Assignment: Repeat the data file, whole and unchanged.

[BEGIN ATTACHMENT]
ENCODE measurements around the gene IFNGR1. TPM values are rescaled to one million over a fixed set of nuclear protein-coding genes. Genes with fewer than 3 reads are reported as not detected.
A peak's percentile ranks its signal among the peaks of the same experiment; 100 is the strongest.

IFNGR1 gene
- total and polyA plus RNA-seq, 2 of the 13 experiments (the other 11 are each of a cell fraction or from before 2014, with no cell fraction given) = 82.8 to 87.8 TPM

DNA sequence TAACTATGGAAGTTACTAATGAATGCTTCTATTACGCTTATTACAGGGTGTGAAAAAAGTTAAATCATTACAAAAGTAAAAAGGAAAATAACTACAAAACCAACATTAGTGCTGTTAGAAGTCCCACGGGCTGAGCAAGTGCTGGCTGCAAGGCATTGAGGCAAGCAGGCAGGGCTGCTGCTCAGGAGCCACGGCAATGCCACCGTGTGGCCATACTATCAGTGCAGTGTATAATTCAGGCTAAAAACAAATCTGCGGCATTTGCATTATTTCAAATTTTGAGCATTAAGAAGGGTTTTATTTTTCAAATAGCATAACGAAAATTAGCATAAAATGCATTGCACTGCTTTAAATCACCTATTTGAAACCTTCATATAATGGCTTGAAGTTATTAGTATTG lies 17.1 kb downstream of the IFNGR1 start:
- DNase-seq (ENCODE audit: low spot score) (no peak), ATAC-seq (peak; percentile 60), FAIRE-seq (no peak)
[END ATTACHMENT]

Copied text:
ENCODE measurements around the gene IFNGR1. TPM values are rescaled to one million over a fixed set of nuclear protein-coding genes. Genes with fewer than 3 reads are reported as not detected.
A peak's percentile ranks its signal among the peaks of the same experiment; 100 is the strongest.

IFNGR1 gene
- total and polyA plus RNA-seq, 2 of the 13 experiments (the other 11 are each of a cell fraction or from before 2014, with no cell fraction given) = 82.8 to 87.8 TPM

DNA sequence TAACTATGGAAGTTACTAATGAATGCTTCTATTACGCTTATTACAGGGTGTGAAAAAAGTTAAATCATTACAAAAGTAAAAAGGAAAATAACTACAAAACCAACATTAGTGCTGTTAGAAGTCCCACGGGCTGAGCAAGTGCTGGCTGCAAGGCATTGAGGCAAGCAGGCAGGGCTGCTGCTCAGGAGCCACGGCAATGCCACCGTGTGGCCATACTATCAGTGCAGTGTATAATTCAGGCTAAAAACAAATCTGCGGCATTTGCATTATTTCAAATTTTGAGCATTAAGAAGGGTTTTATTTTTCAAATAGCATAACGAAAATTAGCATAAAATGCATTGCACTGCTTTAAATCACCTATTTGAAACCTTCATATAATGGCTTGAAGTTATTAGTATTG lies 17.1 kb downstream of the IFNGR1 start:
- DNase-seq (ENCODE audit: low spot score) (no peak), ATAC-seq (peak; percentile 60), FAIRE-seq (no peak)